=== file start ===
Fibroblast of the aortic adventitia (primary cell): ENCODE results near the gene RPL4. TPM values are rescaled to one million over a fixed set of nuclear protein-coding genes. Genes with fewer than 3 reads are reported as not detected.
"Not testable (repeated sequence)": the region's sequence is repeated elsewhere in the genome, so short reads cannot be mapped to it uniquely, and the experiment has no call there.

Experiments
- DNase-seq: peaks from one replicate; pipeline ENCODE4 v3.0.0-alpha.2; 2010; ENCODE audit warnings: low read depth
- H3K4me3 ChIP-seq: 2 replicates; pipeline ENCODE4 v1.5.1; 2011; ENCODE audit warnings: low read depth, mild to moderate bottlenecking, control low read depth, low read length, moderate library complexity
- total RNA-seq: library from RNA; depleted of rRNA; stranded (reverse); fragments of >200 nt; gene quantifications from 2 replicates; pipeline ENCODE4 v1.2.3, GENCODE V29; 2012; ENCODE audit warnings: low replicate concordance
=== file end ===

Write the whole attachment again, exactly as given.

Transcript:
Fibroblast of the aortic adventitia (primary cell): ENCODE results near the gene RPL4. TPM values are rescaled to one million over a fixed set of nuclear protein-coding genes. Genes with fewer than 3 reads are reported as not detected.
"Not testable (repeated sequence)": the region's sequence is repeated elsewhere in the genome, so short reads cannot be mapped to it uniquely, and the experiment has no call there.

Experiments
- DNase-seq: peaks from one replicate; pipeline ENCODE4 v3.0.0-alpha.2; 2010; ENCODE audit warnings: low read depth
- H3K4me3 ChIP-seq: 2 replicates; pipeline ENCODE4 v1.5.1; 2011; ENCODE audit warnings: low read depth, mild to moderate bottlenecking, control low read depth, low read length, moderate library complexity
- total RNA-seq: library from RNA; depleted of rRNA; stranded (reverse); fragments of >200 nt; gene quantifications from 2 replicates; pipeline ENCODE4 v1.2.3, GENCODE V29; 2012; ENCODE audit warnings: low replicate concordance